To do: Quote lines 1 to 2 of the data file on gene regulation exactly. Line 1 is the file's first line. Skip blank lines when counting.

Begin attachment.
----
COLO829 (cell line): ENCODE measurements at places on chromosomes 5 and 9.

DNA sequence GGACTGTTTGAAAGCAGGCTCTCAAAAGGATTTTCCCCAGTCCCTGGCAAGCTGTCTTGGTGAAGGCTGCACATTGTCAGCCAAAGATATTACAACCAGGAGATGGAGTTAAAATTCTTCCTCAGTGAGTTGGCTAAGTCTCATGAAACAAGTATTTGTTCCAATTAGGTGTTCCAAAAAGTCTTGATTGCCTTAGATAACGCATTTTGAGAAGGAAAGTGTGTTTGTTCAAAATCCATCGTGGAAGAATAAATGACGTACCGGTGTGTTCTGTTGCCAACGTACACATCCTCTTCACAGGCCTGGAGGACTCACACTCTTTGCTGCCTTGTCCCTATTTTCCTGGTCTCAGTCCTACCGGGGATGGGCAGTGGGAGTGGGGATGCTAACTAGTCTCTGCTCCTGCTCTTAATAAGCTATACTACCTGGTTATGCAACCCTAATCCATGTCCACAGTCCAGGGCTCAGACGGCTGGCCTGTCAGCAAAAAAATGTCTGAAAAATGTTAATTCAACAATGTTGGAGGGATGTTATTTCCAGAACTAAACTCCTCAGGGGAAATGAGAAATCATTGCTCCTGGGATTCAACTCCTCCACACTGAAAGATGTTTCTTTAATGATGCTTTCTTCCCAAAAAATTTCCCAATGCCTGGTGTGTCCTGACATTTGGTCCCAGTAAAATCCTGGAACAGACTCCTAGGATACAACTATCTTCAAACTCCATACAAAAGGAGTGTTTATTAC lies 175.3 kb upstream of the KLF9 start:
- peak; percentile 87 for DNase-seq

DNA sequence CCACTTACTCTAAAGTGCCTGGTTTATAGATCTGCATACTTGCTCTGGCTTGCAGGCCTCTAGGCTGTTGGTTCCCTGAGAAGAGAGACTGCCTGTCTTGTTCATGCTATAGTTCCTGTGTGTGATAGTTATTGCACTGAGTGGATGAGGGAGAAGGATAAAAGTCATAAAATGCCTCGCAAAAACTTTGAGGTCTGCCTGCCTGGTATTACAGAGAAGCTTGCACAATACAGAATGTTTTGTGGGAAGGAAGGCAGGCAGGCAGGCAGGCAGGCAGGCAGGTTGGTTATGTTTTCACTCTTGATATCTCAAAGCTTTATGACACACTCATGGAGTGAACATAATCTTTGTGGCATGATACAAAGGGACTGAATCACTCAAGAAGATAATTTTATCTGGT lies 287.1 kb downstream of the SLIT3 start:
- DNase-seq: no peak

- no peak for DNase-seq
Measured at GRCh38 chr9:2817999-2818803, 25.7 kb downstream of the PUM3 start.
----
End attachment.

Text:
COLO829 (cell line): ENCODE measurements at places on chromosomes 5 and 9.

DNA sequence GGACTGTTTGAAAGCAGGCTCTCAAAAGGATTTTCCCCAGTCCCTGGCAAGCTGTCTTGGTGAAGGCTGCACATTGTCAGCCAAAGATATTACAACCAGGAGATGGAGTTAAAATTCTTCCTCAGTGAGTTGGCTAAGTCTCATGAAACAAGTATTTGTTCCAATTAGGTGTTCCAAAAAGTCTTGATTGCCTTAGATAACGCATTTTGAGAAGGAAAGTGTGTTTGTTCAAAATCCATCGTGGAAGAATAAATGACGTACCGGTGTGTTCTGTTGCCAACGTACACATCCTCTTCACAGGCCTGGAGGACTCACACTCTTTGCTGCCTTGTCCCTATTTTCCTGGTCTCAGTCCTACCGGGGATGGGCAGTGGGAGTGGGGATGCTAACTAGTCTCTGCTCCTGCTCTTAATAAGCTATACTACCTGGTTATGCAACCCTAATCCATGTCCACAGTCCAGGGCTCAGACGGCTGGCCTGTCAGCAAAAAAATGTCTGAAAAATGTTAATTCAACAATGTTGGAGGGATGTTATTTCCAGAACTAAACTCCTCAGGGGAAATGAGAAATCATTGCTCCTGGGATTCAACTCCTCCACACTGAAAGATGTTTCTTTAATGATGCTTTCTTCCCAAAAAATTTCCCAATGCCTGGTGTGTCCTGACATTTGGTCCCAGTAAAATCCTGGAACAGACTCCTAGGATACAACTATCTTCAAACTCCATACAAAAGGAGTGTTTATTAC lies 175.3 kb upstream of the KLF9 start: